Sunshine State (2002) - News Poster


Nicole, Joel & Harlow Bring Their Smiles to the Sunshine State

Nicole Richie and Joel Madden were a blond duo yesterday as they arrived at Lax with Harlow. The trio was traveling to Miami where Nicole will promote House of Harlow and appear on Regis and Kelly - though Kelly will have to take a break from her poolside bikini time to tape the show. Joel even tweeted an adorable photo of Harlow once they got to Florida for their little family vacation. View 5 Photos › Bauer-Griffin Online
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Silver City

Silver City
TORONTO -- In Silver City, John Sayles, one of the brightest and most literate voices among American independents, has made one of his best and most important movies.

It's a cracking good detective yarn with hints of Chinatown and Raymond Chandler, and it's a sharp political lampoon of things we're all reading about on today's front pages. It's also a sociopolitical portrait of a state, in this case Colorado, along the lines of Sayles' Sunshine State (Florida) and Lone Star (Texas), in which picturesque environments are fractured by divisions of culture and class.

The film probably lacks the requisite sex-and-violence quotient to expand much beyond adult specialty venues. Distributor Newmarket Films certainly has a magic touch, however, with films that provoke controversy. Sayles' transparent portrait of a corrupt political dynasty that bears more than a passing resemblance to the Bush family could provide that controversy.

A gubernatorial election in Colorado has Dickie Pilager (Chris Cooper), the prodding, ex-alcoholic, linguistically challenged son of the state's venerable senator (Michael Murphy) running for his first public office. His dad's campaign team is in complete charge, led by take-no-prisoners manager Chuck Raven (Richard Dreyfuss).

While filming an environmental TV spot, Dickie's fishing line snags the battered corpse of a migrant Latino laborer. Chuck is paranoid enough to see this unsettling incident as a dirty political trick. So he hires Grace Seymour's Mary Kay Place) detective agency not only to investigate but also to lean on a trio of individuals on the Pilager family's enemies list. The assignment falls to Danny O'Brien (Danny Huston), who belongs to the noble detective-fiction tradition of the disgraced yet white knight capable of moral outrage: Formerly an idealistic journalist, Danny once walked into a political setup and got fired when his newspaper was forced to print a retraction for a muckraking story.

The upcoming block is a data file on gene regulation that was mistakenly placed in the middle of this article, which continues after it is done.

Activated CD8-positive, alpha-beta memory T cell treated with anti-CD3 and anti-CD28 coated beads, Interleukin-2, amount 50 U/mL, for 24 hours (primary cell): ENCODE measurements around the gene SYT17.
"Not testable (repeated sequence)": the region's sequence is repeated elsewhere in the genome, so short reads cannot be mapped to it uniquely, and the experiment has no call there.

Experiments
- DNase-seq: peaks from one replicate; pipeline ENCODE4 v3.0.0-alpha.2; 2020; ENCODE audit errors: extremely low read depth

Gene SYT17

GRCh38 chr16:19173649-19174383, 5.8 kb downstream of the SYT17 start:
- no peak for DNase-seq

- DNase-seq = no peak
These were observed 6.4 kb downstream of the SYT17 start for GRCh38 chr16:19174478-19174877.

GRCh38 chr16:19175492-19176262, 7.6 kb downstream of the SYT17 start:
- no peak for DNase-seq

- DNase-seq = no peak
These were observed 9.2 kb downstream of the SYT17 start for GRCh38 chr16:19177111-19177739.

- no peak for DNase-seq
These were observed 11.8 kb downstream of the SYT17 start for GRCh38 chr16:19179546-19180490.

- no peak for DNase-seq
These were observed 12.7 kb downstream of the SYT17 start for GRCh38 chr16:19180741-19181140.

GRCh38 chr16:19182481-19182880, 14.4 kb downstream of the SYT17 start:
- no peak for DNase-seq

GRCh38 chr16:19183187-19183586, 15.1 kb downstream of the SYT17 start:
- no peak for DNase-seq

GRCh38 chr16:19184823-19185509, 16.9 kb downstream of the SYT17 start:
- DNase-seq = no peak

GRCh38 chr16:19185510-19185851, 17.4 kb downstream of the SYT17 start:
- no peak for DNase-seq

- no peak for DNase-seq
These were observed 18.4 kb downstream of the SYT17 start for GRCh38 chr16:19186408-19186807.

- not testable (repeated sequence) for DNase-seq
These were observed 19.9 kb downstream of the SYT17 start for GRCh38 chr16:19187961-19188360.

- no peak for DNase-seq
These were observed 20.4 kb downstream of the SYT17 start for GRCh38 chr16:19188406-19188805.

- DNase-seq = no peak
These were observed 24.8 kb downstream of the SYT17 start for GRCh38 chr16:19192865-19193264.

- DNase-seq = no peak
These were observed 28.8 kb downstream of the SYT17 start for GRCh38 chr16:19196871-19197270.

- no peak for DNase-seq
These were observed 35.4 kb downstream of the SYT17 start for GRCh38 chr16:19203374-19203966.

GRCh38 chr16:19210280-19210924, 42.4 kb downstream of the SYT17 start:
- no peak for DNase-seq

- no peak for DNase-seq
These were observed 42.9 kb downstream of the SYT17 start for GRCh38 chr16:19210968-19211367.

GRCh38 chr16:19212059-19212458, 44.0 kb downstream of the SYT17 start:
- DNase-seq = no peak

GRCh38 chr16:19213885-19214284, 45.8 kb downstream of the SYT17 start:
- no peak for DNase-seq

Huston's performance expands as the story proceeds, his loose, rumpled physicality and restless forward drive expressing an impatience with slick, insincere answers and an overpowering need to solve this riddle.

Through his eyes, the viewer is sucked deep into a vortex of corruption that whirls around a large cast of shifty characters that includes the Pilager family; media magnate/developer Wes Benteen (Kris Kristofferson); lobbyist Chander Tyson (Billy Zane), who happens to date O'Brien's former lover, top political reporter Nora Allardyce (Maria Bello); and Mort Seymous (David Clennon), Grace's husband, who is desperate to develop the planned community of Silver City in and around an old mine where the Pilagers and Benteen once did business.

What makes Sayles' storytelling so compelling is his uncanny ability to capture the different speech cadences of each character. There is Roven's double-speak with coded phrase meaning different things to different folks; the candidate's inability to follow a single thought all the way through a complete sentence; double-edged words that drip with cynicism belonging to his estranged sister, Maddy (Daryl Hannah); Benteen's deliberate, Orwellian misuse of such words as "freedom" and "resources"; the hate-laced verbiage from right-wing radio jock Cliff Castleton (Miguel Ferrer); and Tyson's smooth counterpunching when confronted with clear contradictions.

Not that images are neglected. Veteran cinematographer Haskell Wexler, in his fourth outing with Sayles, turns film noir on its head with sun-blasted city streets and high, cloudless skies in the seemingly innocent Colorado landscape.


Newmarket Films

Anarchists Convention


Writer-director-editor: John Sayles

Producer: Maggie Renzi

Director of photography: Haskell Wexler

Production designer: Toby Corbett

Music: Mason Daring

Costume designer: Shay Cunliffe